11 June 2014, 12pm-1pm, GLT3, Warwick Medical School Building, University of Warwick
Title: 'Epigenetic transmission of environmental signals across a generation'
Dr Andre Pires da Silva, Associate Professor, School of Life Sciences, University of Warwick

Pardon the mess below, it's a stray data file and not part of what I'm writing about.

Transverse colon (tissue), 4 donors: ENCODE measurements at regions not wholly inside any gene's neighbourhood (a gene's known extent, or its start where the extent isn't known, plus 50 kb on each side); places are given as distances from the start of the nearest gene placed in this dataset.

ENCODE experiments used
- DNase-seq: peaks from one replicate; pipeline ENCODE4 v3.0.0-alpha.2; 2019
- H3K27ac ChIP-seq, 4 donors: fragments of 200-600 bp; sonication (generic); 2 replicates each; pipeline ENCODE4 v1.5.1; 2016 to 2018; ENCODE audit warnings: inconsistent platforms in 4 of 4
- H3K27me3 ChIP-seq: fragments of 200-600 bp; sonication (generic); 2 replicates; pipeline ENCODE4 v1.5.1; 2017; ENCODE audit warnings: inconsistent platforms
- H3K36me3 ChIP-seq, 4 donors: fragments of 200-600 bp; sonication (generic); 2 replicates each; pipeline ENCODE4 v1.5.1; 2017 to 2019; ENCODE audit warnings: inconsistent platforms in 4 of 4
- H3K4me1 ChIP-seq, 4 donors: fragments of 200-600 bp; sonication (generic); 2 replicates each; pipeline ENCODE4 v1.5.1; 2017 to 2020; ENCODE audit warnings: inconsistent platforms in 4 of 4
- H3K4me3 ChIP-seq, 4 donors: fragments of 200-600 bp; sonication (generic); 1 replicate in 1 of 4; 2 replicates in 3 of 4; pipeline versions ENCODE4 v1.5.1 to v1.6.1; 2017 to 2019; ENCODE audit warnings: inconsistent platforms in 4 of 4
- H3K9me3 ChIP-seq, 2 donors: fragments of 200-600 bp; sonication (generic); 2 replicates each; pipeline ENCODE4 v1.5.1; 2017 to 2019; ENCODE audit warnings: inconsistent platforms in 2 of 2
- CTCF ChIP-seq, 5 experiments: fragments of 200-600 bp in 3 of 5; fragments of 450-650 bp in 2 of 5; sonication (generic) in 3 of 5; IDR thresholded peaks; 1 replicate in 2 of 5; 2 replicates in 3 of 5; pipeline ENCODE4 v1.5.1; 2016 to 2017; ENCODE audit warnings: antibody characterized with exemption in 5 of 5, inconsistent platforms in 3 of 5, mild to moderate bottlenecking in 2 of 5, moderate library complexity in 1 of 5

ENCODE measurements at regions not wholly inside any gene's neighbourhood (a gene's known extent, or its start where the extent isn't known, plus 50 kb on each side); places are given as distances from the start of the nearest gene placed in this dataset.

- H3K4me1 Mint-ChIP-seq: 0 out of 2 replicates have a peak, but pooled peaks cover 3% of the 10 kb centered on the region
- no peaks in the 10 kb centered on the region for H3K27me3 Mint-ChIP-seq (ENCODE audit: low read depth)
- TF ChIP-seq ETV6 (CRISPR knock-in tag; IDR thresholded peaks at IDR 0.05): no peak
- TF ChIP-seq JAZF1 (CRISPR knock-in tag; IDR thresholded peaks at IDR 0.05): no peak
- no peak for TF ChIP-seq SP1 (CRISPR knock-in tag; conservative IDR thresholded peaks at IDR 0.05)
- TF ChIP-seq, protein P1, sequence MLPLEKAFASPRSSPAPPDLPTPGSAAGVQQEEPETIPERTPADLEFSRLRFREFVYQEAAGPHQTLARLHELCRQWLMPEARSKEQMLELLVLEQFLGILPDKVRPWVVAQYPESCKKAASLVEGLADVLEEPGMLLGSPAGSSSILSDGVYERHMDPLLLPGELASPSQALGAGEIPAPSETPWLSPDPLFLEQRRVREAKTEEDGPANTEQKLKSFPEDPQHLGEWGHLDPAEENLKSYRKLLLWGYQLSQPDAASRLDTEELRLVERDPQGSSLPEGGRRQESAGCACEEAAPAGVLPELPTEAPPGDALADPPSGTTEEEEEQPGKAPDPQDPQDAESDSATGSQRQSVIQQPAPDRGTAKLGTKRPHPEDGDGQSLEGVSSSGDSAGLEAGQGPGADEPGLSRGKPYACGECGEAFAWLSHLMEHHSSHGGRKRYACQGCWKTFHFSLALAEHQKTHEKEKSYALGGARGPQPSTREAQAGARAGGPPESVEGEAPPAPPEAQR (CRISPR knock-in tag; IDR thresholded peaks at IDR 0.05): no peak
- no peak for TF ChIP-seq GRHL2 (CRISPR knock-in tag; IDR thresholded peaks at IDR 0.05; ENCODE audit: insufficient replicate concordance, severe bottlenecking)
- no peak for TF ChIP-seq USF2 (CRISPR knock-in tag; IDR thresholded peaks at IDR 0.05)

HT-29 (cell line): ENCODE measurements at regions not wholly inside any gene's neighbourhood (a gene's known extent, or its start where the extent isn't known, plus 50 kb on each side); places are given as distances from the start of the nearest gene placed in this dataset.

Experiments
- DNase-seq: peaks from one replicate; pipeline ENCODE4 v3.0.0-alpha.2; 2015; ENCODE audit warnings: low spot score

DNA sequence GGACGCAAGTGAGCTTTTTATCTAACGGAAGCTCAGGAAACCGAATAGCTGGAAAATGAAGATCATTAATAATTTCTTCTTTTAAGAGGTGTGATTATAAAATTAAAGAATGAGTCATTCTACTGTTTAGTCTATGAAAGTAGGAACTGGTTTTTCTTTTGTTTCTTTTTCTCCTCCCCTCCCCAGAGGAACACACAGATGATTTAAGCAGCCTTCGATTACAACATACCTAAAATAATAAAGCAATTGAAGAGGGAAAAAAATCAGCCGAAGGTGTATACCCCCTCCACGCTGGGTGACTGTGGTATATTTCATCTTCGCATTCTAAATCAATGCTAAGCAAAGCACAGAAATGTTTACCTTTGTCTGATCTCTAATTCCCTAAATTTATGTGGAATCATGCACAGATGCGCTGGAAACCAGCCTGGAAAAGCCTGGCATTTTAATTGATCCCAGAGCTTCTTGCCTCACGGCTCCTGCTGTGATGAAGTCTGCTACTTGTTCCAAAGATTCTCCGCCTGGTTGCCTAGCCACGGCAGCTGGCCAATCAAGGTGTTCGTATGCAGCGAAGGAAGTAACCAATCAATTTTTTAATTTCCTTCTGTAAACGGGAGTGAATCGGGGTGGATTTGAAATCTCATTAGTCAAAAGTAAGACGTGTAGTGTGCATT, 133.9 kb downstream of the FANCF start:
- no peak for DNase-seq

Recent research indicates that human populations that experienced famine events may result in descendants with a higher propensity to cardiovascular diseases. Although the conclusions of this research are still controversial in humans because of confounding factors, there are several animals that can regulate their development according to changes in the environment. In some cases the response to a cue is more advantageous at a later point in life or in the following generation, rather than immediately. However, it is unclear how cues that do not directly interact with the germline can influence phenotypic plasticity across generations. We have been studying a species of nematode in which chemical cues experienced by the mother result in the production of progeny with adaptive phenotypes. This nematode is being used as a model to understand how environmental signals are processed by the animal to epigenetically modify the germline and generate offspring with an alternative phenotype.